The next tab is for configuring the sensor, custom X/Y sensitivity, polling rate, lighting effects and CPI modes. The final tab allows you to adjust the Windows mouse control panel settings from within the A1 software.
The first thing I checked was the lift-off height, which was under 2mm and while that isn’t very low, this mouse doesn’t lift easily due to its shape, so the lift-off height isn’t really going to affect usage.
When checking for prediction I found that there was a very small amount present, but so little that it wouldn’t affect gaming in any noticeable fashion. I did however notice a worrying amount of jitter and straight lines or smooth curves were impossible to draw on both the 2000 and 3200 CPI settings, but smooth as silk on the 300 and 1200 settings.
I performed an acceleration test and discovered a slight loss in tracking while moving the mouse quickly over a longer distance and the mouse pointer fell short of my original start point. This is tested by moving the mouse (while in a first person game such as Skyrim) slow across the mouse mat, the quickly returning it back to the start point to see if the mouse pointer lands in the same location. It wasn’t as present at lower CPI as it was higher but typically it was at acceleration speeds that are unlikely to be achieved in day to day usage, either way there was some definite deceleration.
Gaming & General Performance
The claw grip that this mouse promotes isn’t my usual play style, but the ergonomics here are well suited to it and they certainly have some benefits to ambidextrous usage. Of course if you do play left-handed there isn’t any switches on the right side of the mouse, only the left, so that is a minor draw back there.
The left and right mouse buttons have a firm and slightly loud click, but they have a nice tactile feel to them that will no doubt improve once the switches have been worn in a little. The sensor may have been erratic at high settings, but 1200 CPI was more than enough once settings were tweaked up in Windows, offering plenty of speed and accuracy that did well in Battlefield 3 and League of Legends, then when you need to you can still drop down the CPI for those precision moves.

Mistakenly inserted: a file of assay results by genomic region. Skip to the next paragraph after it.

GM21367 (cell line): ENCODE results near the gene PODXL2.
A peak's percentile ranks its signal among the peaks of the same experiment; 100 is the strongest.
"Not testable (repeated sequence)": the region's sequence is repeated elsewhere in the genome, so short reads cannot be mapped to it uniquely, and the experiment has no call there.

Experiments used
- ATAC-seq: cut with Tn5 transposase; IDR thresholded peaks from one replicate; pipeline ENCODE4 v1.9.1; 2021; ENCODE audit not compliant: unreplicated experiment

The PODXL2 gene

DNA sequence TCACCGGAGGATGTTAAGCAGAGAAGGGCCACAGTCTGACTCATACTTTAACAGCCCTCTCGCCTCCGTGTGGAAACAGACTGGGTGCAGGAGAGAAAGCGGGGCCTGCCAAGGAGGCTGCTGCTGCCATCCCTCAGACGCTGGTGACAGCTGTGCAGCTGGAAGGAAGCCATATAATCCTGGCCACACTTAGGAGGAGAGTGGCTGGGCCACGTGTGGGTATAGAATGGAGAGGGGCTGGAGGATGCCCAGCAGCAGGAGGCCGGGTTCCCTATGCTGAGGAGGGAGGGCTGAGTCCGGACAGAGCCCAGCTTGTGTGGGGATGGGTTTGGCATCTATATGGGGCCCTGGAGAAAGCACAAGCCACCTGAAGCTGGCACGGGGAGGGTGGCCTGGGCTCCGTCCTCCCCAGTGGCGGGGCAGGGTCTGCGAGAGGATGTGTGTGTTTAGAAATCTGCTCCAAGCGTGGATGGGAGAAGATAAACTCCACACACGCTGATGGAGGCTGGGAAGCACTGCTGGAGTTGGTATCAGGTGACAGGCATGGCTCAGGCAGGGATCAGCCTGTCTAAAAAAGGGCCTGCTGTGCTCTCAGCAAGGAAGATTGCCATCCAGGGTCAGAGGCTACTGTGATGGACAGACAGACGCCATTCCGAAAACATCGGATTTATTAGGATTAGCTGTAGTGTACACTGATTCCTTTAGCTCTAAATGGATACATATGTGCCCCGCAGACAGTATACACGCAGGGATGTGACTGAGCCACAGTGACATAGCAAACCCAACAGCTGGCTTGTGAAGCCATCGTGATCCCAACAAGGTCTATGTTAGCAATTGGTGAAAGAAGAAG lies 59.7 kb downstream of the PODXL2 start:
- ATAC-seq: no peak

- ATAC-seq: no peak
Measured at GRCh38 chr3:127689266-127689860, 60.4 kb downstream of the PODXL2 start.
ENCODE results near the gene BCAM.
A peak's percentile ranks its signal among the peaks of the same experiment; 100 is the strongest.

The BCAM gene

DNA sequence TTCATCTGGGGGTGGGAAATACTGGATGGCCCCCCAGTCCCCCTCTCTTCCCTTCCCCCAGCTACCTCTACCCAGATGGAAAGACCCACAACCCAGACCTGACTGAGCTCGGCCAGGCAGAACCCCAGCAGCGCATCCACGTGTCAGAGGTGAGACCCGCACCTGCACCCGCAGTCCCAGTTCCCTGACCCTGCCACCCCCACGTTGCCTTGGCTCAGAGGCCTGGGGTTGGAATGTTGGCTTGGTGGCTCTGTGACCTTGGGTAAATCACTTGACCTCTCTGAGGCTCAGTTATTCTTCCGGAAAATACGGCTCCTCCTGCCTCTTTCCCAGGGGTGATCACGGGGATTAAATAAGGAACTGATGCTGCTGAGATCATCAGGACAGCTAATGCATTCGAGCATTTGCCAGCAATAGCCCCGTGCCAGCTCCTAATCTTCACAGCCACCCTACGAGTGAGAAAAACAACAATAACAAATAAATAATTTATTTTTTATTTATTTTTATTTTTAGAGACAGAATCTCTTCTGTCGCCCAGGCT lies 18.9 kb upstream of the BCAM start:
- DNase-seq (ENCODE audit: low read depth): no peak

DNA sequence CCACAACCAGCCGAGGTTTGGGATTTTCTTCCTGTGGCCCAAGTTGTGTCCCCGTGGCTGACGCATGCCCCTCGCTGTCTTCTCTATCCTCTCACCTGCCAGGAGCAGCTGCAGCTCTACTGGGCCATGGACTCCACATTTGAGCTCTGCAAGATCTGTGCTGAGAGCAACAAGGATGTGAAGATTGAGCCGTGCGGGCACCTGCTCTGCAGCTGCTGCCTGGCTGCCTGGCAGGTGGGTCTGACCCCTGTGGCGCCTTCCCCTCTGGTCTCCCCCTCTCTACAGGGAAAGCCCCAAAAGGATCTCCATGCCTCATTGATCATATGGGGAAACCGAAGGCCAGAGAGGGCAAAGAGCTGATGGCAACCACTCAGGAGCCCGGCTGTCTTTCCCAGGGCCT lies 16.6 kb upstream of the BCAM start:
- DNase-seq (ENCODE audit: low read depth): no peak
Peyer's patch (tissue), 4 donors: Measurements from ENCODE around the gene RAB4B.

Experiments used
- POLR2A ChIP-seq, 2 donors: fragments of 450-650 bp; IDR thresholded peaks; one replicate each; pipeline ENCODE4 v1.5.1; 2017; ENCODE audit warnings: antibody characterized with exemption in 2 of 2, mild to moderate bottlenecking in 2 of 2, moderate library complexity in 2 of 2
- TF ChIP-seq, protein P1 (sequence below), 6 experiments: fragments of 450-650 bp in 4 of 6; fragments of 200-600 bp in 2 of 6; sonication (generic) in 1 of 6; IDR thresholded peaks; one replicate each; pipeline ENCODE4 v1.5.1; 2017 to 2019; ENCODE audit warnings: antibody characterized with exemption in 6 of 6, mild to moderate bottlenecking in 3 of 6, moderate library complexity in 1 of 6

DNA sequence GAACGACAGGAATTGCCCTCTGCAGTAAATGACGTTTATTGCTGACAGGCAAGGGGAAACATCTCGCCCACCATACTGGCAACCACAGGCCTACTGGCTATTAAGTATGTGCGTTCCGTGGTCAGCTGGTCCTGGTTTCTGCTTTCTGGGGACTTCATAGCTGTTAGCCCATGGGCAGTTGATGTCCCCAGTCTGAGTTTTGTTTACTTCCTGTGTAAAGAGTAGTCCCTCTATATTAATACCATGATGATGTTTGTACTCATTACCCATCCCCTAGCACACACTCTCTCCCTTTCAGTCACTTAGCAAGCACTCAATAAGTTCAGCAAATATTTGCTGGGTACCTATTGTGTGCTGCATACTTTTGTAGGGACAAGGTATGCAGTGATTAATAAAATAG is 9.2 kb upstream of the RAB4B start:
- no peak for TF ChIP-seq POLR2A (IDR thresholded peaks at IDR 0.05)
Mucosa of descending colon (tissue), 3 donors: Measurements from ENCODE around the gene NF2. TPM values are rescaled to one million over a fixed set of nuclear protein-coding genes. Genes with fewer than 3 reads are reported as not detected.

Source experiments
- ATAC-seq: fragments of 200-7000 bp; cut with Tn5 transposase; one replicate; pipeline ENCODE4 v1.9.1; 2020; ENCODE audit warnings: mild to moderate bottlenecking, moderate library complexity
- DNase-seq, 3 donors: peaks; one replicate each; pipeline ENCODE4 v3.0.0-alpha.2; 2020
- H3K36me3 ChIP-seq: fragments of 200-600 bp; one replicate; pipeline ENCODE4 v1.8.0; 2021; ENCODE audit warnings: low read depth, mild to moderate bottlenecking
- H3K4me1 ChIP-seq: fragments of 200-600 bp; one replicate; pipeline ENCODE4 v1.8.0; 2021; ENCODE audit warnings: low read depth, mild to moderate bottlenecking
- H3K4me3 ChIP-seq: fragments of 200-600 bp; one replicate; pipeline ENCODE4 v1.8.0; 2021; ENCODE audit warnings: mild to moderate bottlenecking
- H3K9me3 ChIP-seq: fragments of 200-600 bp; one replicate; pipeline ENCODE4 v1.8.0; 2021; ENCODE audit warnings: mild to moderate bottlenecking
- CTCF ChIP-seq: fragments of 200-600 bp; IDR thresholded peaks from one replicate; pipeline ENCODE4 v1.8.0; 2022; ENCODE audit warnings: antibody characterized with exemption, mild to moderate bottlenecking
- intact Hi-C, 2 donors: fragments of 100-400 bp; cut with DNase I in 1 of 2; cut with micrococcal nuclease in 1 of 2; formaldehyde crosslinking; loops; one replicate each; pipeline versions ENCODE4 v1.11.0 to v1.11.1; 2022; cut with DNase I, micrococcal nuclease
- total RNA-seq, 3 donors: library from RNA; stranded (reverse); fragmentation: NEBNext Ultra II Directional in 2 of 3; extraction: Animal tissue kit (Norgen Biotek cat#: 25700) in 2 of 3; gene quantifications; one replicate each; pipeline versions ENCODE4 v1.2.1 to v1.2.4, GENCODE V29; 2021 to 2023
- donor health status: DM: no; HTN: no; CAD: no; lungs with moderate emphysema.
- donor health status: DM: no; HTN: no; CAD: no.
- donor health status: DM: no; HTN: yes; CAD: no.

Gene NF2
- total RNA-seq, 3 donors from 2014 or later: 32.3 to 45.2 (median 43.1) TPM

Day to day use is pretty good, but I find that my wrist hurts a little after a few hours as I like a wider mouse with a good palm rest position, although I do have fairly long fingers and wide hands so that mild discomfort may not be the case for most people.
The Vintorez is a mixed bag product, its performance wasn’t quite as great as I expected but it still offers a good level of performance for the price range and a huge amount of style and flair that I think will prove quite popular. The brand might not have fully established its self here in the UK yet, not having the same level of fame as brands like MadCatz or Corsair, but they’re certainly heading in the right direction.
The sensor could be better, there is no doubt about it and the top CPI settings are all but useless in my opinion. The bottom two still offer a mixture of speed and precision, both of which can still be tweaked a good amount from the configuration panel, so there is more than enough performance to be found for your average gamer who enjoys some casual FPS, MMO or RTS gaming. Of course the mouse is still good for day to day usage too but its extreme styling is clearly targeted at a more gaming orientated consumer.
It’s nice to see another budget friendly option on the market that packs a lot of features, with full customisable button layouts, LED lighting, adjustable DPI, multiple profiles and a cool design, I really do like this mouse. Unfortunately it just missed out on our Gamers Choice Award today due to the sensor being a little erratic at higher settings, but if this is to be the first in a long line of products from A1 then I have high hopes for what they can do in the future.
- Great design
- Plenty of features
- Responsive switches
- Sensor gets twitchy at high CPI settings
- Ambidextrous design falls short by only having left side buttons
eTeknix says: “While this might not be the best mouse on the market, it is competitively priced while offering an extensive feature set. For around £30 you’ll be hard pushed to find a better product in this price range.”